Reliving my Kona experience

I had mentioned recently to my athletes that it was 10 years since I raced in Kona. My Ironman World Champs experience was in 2013 – the year that Mirinda Carfrae won her second Ironman World Championship Title and had the 3rd fastest run split of the day – including the pro men. Simply incredible! She then went on to win and break her own run course record again the following year in 2014. And only now, have we just witnessed a new run course record thanks to Anne Haug with a 2:48.23 in 2023!

I could have sworn I did a race report / recap after my Kona race – and I thought I found it, but it was actually a recount of my first Ironman – Ironman Melbourne in 2013 when I qualified for Kona in a time of 9:23 (year the swim was shortened). Read about that race experience and how I qualified here.

So I don’t have my recap to share with you, however I did find some of my pics and what I can say is, what an awesome experience it was. And I got to share that experience with my parents – something they still remember fondly. As well as long time friend and athlete Narelle Crooks who was on the sidelines supporting, along with her hubby Nathan who was racing and fellow training buddy Brett. Brett, Nathan and I spent countless hours together training. So many long rides and long runs together, hundreds of laps in the pool, open water swims, trainer sessions, interval runs around the tana and along the beach…. Brett and I even travelled to Port Douglas in the lead up to Kona for a Half Distance race – trying to acclimatise for the heat before we arrived.

But honestly, nothing can really prepare you for the heat and humidity. It truly is a HOT and brutal the race is. But how spectacular and magical the Island is. I get why athletes all over the world still want to compete at this race. It’s not about becoming one of the best in the world in your age group, it is the experience. Living and breathing Ironman the week leading into the race, swimming in the crystal blue waters amongst tropical fish, turtles and dolphins, riding along the Queen K and through the lava fields, running along Ali’i’ Drive, up Palani and through the Energy Lab. And that finish line line. Simply incredible! The visuals from race broadcasts are exactly that. But being there, experiencing it, putting your body through it, truly is something else. And in that moment, the result matters little. Especially for those going there for the first time….

My Kona result?
Swim 1:11.38
Bike: 5:34.14
Run: 3:45.22
Overall: 10:39.53

For anyone who has the dream of racing the World Champs, talk to me. It truly is an incredible experience and something that is possible with the right training, hard work and race planning… I previously wrote an blog on how to qualify for the Ironman World Championships. So take a read if you want to find out more on how and what it takes to qualify for this magnificent race…

Qualifying for Kona in your first Ironman

‘Pain is temporary, but memories will last forever ‘ The prefect quote in what was to be my first (and what I had planned as my last) Ironman race.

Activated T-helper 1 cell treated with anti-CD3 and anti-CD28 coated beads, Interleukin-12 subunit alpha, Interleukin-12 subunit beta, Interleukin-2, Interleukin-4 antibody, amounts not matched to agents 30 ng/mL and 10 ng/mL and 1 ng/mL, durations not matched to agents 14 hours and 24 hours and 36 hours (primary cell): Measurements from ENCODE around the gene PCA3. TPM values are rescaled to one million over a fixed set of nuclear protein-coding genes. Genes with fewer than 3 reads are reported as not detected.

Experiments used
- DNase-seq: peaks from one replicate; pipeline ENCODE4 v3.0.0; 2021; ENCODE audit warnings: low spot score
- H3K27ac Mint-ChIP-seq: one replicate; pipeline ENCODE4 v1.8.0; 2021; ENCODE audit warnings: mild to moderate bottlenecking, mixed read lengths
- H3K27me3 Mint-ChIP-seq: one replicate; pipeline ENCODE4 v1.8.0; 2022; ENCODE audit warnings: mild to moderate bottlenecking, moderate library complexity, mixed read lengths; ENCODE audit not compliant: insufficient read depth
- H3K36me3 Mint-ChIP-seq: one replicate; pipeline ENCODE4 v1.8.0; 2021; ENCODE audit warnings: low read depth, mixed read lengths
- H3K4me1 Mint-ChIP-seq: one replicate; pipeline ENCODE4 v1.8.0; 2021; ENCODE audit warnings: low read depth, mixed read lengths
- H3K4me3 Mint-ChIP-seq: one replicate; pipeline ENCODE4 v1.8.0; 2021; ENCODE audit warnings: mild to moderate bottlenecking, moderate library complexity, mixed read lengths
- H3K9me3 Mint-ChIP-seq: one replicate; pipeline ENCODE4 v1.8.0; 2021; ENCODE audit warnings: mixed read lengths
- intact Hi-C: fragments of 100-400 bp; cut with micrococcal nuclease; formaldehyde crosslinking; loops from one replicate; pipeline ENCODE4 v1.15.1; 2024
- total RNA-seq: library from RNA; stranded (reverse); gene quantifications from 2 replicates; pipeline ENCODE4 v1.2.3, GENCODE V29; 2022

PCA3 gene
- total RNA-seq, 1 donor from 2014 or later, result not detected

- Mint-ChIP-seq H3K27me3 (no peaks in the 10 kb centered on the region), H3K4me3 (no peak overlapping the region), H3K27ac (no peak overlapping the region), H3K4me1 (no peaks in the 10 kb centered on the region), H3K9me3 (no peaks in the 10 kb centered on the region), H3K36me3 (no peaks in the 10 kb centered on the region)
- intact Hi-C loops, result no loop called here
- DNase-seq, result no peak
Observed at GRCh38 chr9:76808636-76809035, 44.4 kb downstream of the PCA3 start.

Ironman for me was more than completing a 3.8km swim, 180km ride and 42.2km marathon. It was setting myself a goal and doing everything in my power to reach it.

It was about the choices, decisions, sacrifices, hard yards and discipline. It was the early mornings and late nights. It was down right hard work.

It was choosing training over birthdays and catch ups. It was lost weekends, friends and relationships. It was missing the world while I was preoccupied in my own.

They were the biggest sacrifices, but also the biggest motivators. And that’s why I pushed through what seemed like the impossible to others on Sunday, to get me not only to the finish line, but onto the Ironman podium and ultimately Kona. The pinnacle of  this sport called triathlon.

Ironman is not just about physical toughness, it’s about mental toughness. The ability to put your body in a place it does not want to go and somehow over ride the pain.

My triathlon journey started 6 years ago due to a running injury – the first of 3 stress fractures I would suffer in as many years. I was young and naive – thinking i knew more than the Coach. How little I knew back then. And little did I know, that as I lined up for my first Gatorade Triathlon in March 2008 – coming near last out of the water, and finishing mid-field, that five years later I would be taking on my first Ironman and Marathon all rolled into one. From a Coaches point of view, I had planned to use this Ironman race to experience from an athletes perspective what it took to train and race an Ironman, but in the end it became much more than that….

Could not have gone any better. I’d done all the work, rarely missed a session, prepared my life around this one day. All to see how hard and how fast I could go over 226kms. I’d followed my program to a tee. I didn’t go above what was asked, just doing what had to be done and I could see the progression over the months as distances got longer, times faster and recovery easier. Everything was heading in the right direction and my confidence grew knowing what I was capable of  ‘IF all went to plan’. I’ve watched many Ironman’s over the years and I have witnessed first hand that things can and do go wrong on race day.